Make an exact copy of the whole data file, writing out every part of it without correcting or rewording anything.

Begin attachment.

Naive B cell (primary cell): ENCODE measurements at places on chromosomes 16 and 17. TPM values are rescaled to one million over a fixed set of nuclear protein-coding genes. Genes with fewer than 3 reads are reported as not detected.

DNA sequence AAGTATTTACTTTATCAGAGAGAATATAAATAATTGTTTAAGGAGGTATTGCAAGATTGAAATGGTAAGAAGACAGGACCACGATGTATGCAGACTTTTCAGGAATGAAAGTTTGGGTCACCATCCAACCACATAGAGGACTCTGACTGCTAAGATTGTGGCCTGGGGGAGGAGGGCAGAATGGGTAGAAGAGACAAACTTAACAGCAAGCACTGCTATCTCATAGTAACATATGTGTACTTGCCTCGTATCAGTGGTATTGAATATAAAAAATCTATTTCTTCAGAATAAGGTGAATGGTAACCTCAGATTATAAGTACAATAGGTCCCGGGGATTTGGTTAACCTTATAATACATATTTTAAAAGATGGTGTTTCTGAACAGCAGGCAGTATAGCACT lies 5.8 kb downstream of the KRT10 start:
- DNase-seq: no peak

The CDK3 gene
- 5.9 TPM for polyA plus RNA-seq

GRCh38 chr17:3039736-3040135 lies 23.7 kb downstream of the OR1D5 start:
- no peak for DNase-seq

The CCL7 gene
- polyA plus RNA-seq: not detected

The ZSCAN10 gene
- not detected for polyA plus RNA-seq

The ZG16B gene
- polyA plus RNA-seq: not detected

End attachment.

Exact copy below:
Naive B cell (primary cell): ENCODE measurements at places on chromosomes 16 and 17. TPM values are rescaled to one million over a fixed set of nuclear protein-coding genes. Genes with fewer than 3 reads are reported as not detected.

DNA sequence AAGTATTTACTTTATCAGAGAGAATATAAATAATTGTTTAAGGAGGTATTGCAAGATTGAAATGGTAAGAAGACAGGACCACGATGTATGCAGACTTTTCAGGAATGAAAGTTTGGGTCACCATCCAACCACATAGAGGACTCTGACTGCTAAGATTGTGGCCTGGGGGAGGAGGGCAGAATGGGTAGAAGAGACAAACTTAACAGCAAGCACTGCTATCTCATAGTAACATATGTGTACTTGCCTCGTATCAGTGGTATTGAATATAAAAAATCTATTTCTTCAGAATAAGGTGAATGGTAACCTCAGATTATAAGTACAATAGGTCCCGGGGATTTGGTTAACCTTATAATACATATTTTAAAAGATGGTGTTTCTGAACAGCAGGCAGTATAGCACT lies 5.8 kb downstream of the KRT10 start:
- DNase-seq: no peak

The CDK3 gene
- 5.9 TPM for polyA plus RNA-seq

GRCh38 chr17:3039736-3040135 lies 23.7 kb downstream of the OR1D5 start:
- no peak for DNase-seq

The CCL7 gene
- polyA plus RNA-seq: not detected

The ZSCAN10 gene
- not detected for polyA plus RNA-seq

The ZG16B gene
- polyA plus RNA-seq: not detected